Much of the discussion surrounding cell tracking, cell phone GPS and cell phone tracker software could be helped by a GPS Satellite primer.
GPS satellites broadcast signals from space that GPS receivers use to determine three-dimensional location (latitude, longitude, and altitude) plus precise time. GPS stands for Global Positioning System and is a network that is composed of 3 main segments: Space Segment, Control Segment and User Segment.
The GPS Space Segment incorporates twenty-four to thirty-two satellites that orbit the earth at a height of about 12,000 miles. These satellites are also known as as the GPS Constellation, and they are orbiting twice a day. They are not parked over one spot, they travel at over 7,000 mph. GPS satellites are solar powered but have battery backup for when they are on the dark side of the earth. They are placed so that there are at least 4 satellites ?visible? from any point on earth. Small rocket boosters on each satellite keep them properly positioned. The satellites last about ten years until all their fuel runs out.
GPS Satellites are not communications satellites. Geostationary or communications satellites are at a much higher orbit of about 22,300 miles above the equator. These satellites are used for weather forecasting, satellite TV, satellite radio and most other types of global communications. At exactly 22,000 miles above the equator, the earth’s force of gravity and centrifugal forces are offset and are in balance. This is the ideal location to position a stationary satellite. The earth rotates at about 1,000 miles an hour, and because of their high earth orbit the earth-synchronous satellites need to travel at about 7,000 mph to sustain position. This is just about the same speed as GPS satellites, but since geostationary satellites are 10,000 miles further away they don?t move relative to the earth.
The GPS Control Segment consists of Master Control Station, an Alternate Master Control Station, and a host of dedicated and shared Ground Antennas and Monitor Stations that work together to ensure the satellites are working correctly and the information they send to earth is accurate.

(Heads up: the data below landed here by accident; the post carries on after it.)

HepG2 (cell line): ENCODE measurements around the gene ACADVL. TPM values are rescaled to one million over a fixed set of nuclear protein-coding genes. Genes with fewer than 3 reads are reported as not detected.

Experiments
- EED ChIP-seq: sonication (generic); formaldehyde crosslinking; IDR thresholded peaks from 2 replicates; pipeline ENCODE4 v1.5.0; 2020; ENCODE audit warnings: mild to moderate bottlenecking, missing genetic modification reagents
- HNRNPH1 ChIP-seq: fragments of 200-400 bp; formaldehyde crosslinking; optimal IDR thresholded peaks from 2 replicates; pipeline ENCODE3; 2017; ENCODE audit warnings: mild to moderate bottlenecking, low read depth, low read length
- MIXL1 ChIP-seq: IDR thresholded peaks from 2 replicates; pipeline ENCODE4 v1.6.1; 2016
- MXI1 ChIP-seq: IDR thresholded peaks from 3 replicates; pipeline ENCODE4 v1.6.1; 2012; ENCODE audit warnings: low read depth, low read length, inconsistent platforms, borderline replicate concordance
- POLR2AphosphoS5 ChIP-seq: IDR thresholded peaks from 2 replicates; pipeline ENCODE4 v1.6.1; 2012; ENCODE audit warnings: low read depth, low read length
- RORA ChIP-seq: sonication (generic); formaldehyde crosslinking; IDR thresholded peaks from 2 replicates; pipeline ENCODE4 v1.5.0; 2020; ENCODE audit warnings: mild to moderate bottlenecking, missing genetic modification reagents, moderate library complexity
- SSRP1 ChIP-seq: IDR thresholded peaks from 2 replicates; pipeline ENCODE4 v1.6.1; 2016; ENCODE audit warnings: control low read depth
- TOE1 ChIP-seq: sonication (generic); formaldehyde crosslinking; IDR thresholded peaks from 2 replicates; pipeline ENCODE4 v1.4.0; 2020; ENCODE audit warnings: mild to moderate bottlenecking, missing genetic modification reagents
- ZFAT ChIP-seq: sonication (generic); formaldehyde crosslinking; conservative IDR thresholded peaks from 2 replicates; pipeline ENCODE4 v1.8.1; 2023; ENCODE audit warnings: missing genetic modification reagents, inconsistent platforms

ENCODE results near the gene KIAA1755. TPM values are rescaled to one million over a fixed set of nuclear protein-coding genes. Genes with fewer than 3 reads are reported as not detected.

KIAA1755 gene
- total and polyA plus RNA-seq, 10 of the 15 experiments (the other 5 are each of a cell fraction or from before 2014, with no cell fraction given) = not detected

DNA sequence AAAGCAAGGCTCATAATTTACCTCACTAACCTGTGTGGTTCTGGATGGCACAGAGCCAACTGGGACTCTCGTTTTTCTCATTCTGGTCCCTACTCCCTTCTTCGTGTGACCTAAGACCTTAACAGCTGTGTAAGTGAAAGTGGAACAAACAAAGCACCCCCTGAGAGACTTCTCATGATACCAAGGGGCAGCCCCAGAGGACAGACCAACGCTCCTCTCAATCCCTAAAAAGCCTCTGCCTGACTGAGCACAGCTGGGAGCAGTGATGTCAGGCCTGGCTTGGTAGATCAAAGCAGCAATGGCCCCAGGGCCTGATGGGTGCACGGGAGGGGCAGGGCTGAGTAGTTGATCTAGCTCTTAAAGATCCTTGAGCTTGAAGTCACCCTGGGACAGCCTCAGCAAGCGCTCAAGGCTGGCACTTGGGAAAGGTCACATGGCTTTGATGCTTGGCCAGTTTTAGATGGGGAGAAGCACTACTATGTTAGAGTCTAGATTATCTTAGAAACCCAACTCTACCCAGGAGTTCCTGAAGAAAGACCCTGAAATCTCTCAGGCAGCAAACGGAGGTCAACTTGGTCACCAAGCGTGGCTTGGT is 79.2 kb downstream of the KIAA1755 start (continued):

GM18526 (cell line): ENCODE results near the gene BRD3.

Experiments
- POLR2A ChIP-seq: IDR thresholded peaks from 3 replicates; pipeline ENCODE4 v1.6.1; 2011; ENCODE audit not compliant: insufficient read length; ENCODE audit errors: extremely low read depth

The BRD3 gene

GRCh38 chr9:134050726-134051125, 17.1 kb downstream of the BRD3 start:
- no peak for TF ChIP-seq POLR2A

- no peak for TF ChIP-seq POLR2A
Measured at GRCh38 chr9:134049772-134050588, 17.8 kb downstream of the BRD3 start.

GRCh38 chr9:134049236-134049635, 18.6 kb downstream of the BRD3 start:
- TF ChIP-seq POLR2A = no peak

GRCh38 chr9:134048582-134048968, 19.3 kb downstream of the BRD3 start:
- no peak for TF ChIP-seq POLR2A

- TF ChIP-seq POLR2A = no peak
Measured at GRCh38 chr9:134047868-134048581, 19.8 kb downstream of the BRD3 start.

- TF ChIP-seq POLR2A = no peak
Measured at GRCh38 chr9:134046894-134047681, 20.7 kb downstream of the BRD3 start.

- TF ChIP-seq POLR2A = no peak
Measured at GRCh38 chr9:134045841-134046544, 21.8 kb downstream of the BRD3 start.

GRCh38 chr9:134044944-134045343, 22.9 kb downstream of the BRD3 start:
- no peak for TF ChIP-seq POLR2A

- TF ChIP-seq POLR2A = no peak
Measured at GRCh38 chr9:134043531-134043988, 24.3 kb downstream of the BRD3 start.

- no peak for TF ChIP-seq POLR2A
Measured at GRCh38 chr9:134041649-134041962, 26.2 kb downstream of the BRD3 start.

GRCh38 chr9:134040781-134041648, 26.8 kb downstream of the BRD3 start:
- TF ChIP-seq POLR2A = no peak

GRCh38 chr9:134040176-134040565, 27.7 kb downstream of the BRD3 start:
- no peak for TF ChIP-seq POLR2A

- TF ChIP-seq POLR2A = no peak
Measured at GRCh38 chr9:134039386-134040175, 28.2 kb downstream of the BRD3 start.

The GPS User Segment consists of of GPS receivers taking the shape of devices and , laptops, in-car navigation devices and hand-held tracking units along with the people that use them, and the software applications that make them work.
GPS receivers often take a long time to become ready to use after it’s turned on because it must acquire some basic information in addition to finding GPS satellite signals. This delay can be caused when the GPS cell phone has been unused for days or weeks, or has been transported a far distance while unused for. The GPS must update its almanac and ephemeris data and store it in memory. The GPS almanac is a set of data that every GPS satellite transmits. When a GPS receiver has current almanac data in memory, it can capture satellite signals and calculate initial location more quickly.
In the event that satellite signals are not available, or precision is less important than battery life, making use of Cell-ID is a useful alternative to GPS mobile phone location. The position of the mobile phone can be computed by the cell network cell id, which determines the cell tower the cellphone is using. By understanding the location of this tower, then you can know approximately the spot where the handset might be. Still, a tower can cover an enormous area, from a few hundred meters, in high populationdensity regions, to a few kilometers in lower density areas. For this reason location CellID precision is less than than GPS accuracy. Nonetheless tracking using CellID still presents a truly viable substitute.